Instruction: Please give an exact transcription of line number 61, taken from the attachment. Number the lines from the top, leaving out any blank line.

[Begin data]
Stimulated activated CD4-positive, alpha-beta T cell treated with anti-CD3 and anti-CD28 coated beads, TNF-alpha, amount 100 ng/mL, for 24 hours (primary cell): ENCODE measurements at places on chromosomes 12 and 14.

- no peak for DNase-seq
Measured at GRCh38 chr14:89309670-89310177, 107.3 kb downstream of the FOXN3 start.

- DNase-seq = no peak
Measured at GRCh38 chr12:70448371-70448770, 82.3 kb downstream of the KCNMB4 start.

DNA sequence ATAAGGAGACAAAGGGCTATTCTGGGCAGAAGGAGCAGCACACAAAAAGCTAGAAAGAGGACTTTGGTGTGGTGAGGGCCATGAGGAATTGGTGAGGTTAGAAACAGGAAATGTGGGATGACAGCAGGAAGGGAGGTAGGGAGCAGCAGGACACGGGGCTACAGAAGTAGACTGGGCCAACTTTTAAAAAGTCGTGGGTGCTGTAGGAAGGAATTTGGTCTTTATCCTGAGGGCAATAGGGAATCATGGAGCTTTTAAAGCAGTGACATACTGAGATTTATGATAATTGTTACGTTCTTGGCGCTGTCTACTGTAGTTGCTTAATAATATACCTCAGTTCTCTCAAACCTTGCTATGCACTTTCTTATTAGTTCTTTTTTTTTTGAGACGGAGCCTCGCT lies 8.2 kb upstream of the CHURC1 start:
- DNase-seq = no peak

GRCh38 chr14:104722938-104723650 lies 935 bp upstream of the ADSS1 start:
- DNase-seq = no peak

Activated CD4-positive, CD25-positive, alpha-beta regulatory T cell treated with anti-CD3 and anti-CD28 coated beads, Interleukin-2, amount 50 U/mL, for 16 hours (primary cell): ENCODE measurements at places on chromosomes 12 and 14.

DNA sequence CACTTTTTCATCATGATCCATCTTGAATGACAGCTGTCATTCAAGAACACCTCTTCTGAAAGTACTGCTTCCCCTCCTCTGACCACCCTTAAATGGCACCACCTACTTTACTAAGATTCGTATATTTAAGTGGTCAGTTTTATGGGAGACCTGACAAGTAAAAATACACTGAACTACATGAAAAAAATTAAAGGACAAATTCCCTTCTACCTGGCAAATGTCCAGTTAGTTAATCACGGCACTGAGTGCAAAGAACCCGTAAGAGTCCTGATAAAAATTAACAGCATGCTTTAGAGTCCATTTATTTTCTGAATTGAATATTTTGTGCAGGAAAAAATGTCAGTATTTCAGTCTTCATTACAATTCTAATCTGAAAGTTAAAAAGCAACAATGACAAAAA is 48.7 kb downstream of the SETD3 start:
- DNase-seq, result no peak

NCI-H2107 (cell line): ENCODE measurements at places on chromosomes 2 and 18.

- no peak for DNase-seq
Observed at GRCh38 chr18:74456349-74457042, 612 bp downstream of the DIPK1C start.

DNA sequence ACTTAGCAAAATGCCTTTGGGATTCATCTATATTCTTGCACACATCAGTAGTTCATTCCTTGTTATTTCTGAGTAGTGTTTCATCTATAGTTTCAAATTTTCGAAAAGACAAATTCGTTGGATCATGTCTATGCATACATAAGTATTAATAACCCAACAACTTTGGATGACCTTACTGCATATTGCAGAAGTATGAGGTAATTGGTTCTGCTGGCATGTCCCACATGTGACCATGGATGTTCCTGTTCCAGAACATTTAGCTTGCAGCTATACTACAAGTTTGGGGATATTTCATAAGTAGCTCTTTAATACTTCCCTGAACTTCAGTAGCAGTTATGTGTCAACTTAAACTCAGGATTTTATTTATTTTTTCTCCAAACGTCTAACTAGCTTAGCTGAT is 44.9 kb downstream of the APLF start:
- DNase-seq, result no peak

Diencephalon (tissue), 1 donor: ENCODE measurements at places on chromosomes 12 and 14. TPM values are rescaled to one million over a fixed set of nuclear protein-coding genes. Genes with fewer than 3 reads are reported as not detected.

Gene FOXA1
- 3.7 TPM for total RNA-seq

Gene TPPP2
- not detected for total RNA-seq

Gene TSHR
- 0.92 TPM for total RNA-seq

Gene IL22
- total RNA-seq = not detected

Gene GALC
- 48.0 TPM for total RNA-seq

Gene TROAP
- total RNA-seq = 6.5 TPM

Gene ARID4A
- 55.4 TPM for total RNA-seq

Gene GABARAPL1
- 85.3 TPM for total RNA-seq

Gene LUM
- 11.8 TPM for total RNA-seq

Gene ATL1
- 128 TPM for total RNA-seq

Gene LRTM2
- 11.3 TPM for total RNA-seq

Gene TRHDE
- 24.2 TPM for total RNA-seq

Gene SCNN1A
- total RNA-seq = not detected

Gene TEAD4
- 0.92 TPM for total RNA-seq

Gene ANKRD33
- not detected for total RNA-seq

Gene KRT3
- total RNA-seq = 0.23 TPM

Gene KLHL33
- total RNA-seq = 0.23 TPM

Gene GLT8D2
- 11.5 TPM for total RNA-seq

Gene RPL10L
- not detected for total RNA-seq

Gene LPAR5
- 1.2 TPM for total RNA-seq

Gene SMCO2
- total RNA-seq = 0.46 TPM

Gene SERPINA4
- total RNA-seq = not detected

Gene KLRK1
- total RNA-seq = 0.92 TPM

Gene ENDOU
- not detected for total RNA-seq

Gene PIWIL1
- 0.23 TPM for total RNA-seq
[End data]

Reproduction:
Gene SERPINA4